Studies suggest that chromium deficiency is associated with elevated levels of fasting blood glucose, circulating insulin, cholesterol and triglycerides, and decreased proportion of lean body mass. However, data directly relating chromium levels to metabolic syndrome (MetS) risk are lacking. A total of 3,648 American adults from the Coronary Artery Risk Development in YoungAdults (CARDIA) study, aged 20–32 years, were prospectively examined for the incidence of MetS and its five components from 1987–88 to 2010–11. Baseline toenail chromium levels were measured with instrumental neutron-activation analysis. Incident MetS was defined by the NCEP-ATP III criteria. During the 23-year follow-up, 878 incident MetS cases were identified. Baseline toenail chromium was inversely associated with incidence of MetS as well as its blood lipid components. The multivariable-adjusted hazard ratio (HR) (95% confidence interval [CI]) of MetS comparing the highest to the lowest quartiles of toenail chromium levels was 0.80 (0.66–0.98; Plinear trend = 0.006). The adjusted HRs were 0.82 (0.68–0.98; Ptrend = 0.045) for having abnormal triglycerides levels and 0.75 (0.64–0.88; Ptrend = 0.030) for having abnormal HDL cholesterol levels. Toenail chromium levels were inversely and longitudinally associated with incidence of MetS in American young adults. This inverse association was mainly explained by its relation to blood lipids.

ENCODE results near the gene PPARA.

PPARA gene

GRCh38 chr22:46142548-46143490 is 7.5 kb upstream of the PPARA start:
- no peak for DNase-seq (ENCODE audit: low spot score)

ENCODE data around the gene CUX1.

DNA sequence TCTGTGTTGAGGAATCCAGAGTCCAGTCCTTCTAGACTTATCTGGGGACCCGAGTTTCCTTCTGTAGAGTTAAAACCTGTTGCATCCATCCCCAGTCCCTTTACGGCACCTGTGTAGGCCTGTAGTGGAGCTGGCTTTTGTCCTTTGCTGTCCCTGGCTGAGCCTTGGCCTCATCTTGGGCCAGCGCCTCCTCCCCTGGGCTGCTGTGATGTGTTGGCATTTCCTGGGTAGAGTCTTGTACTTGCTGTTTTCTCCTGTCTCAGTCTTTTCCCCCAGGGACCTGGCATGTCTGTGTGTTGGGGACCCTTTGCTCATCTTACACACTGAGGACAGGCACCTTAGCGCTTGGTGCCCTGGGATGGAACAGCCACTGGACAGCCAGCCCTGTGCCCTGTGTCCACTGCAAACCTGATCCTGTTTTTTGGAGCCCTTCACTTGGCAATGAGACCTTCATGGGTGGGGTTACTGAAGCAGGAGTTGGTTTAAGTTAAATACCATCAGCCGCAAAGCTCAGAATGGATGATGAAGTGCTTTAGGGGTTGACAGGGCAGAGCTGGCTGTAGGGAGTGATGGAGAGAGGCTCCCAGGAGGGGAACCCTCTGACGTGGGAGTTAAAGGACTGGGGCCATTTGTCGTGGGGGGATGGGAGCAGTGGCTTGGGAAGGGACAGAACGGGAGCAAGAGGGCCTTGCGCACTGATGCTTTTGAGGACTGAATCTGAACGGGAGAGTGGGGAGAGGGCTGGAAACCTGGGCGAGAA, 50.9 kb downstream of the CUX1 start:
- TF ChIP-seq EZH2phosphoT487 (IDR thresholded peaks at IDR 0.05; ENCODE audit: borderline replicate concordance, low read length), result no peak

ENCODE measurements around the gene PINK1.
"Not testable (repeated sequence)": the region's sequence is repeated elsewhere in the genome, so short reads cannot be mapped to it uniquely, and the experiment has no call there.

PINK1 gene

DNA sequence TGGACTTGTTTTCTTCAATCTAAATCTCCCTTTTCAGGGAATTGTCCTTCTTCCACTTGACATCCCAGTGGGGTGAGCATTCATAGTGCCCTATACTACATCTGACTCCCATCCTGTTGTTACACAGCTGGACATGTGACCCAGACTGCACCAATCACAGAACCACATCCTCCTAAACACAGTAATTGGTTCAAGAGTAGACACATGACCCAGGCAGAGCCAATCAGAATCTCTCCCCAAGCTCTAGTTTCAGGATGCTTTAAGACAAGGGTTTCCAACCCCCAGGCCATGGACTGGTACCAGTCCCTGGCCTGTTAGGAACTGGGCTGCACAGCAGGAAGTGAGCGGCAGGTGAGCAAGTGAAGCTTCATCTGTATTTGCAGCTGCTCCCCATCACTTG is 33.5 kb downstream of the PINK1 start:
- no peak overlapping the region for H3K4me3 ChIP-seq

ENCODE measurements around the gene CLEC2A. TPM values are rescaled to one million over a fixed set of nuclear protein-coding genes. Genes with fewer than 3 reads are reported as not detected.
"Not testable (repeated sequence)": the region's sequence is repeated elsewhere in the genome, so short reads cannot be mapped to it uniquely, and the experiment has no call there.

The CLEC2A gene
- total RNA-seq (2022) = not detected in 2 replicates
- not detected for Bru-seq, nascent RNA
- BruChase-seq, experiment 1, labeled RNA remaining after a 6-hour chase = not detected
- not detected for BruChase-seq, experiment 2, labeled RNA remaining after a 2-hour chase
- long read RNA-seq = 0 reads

Chromium is an essential mineral that appears to have a benefi cial role in the regulation of insulin action, metabolic syndrome, and cardiovascular disease.